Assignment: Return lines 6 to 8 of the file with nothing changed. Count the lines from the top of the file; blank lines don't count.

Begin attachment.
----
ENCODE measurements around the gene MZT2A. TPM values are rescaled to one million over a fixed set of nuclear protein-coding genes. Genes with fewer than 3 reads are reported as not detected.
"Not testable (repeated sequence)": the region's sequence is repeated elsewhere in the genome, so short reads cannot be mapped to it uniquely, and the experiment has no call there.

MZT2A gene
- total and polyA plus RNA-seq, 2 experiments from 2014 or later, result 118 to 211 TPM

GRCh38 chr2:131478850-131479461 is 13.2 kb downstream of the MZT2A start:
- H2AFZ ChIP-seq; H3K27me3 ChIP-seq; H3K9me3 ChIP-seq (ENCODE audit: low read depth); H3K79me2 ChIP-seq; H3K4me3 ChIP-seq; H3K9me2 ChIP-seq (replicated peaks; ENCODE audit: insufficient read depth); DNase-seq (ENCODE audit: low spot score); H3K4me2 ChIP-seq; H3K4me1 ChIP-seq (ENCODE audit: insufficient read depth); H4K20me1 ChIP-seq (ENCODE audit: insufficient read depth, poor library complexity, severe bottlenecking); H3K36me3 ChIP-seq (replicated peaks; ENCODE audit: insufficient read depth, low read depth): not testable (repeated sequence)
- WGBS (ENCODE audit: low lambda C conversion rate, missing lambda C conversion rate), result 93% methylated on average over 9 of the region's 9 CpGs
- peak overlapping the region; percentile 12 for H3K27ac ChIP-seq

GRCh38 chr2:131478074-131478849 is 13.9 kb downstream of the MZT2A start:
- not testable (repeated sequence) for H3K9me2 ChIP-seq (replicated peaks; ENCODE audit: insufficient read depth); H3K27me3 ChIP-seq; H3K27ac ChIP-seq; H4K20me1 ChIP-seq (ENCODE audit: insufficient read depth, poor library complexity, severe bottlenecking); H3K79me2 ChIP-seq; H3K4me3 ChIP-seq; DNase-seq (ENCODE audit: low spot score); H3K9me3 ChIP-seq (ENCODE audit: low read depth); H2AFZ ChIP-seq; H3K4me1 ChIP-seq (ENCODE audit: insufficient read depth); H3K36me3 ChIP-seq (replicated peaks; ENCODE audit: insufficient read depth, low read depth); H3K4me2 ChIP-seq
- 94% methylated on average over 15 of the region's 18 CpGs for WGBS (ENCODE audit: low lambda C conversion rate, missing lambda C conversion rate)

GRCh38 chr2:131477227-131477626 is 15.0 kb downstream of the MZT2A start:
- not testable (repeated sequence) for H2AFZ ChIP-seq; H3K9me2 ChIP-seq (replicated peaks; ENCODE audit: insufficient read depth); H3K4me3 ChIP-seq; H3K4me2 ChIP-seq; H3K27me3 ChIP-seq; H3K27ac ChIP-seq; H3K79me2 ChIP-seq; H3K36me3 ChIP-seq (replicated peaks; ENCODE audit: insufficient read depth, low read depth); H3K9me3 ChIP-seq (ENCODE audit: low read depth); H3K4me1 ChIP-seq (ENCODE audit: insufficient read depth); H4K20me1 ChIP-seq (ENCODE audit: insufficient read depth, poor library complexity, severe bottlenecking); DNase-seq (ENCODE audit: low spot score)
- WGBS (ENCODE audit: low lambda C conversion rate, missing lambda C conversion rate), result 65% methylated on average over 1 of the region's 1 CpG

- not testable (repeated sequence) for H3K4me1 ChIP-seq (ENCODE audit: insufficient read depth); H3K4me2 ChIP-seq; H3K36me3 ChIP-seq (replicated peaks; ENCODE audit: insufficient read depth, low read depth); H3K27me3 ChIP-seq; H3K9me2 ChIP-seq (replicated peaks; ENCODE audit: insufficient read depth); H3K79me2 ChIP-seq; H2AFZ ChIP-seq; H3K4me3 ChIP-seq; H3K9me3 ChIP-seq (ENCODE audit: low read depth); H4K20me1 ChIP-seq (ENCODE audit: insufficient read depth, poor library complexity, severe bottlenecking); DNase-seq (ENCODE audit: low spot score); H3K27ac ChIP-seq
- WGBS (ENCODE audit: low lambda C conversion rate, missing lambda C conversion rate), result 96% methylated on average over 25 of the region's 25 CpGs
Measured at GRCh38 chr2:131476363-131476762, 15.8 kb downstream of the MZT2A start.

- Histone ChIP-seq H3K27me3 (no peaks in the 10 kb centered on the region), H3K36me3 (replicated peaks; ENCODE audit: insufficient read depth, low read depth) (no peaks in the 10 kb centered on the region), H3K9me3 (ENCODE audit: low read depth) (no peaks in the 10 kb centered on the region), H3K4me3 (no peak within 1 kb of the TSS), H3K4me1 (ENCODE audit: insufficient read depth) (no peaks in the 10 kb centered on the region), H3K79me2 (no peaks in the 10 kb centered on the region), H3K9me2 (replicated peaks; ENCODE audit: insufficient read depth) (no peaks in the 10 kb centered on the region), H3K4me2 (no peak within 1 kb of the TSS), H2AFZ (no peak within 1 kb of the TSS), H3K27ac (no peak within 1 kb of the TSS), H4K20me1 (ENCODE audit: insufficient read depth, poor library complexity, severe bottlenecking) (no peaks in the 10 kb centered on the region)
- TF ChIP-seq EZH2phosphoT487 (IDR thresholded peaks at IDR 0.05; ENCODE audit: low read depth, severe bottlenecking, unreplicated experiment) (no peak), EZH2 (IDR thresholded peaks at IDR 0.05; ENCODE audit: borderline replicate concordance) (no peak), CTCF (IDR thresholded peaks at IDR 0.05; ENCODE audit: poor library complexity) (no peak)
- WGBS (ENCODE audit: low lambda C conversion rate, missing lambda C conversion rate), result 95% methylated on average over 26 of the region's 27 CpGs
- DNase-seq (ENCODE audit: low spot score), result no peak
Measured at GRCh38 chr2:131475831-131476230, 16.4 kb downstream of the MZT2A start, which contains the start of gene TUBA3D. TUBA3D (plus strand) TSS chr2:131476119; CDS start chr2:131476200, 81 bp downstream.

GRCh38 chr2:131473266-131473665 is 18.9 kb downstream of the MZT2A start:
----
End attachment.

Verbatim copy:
- H2AFZ ChIP-seq; H3K27me3 ChIP-seq; H3K9me3 ChIP-seq (ENCODE audit: low read depth); H3K79me2 ChIP-seq; H3K4me3 ChIP-seq; H3K9me2 ChIP-seq (replicated peaks; ENCODE audit: insufficient read depth); DNase-seq (ENCODE audit: low spot score); H3K4me2 ChIP-seq; H3K4me1 ChIP-seq (ENCODE audit: insufficient read depth); H4K20me1 ChIP-seq (ENCODE audit: insufficient read depth, poor library complexity, severe bottlenecking); H3K36me3 ChIP-seq (replicated peaks; ENCODE audit: insufficient read depth, low read depth): not testable (repeated sequence)
- WGBS (ENCODE audit: low lambda C conversion rate, missing lambda C conversion rate), result 93% methylated on average over 9 of the region's 9 CpGs
- peak overlapping the region; percentile 12 for H3K27ac ChIP-seq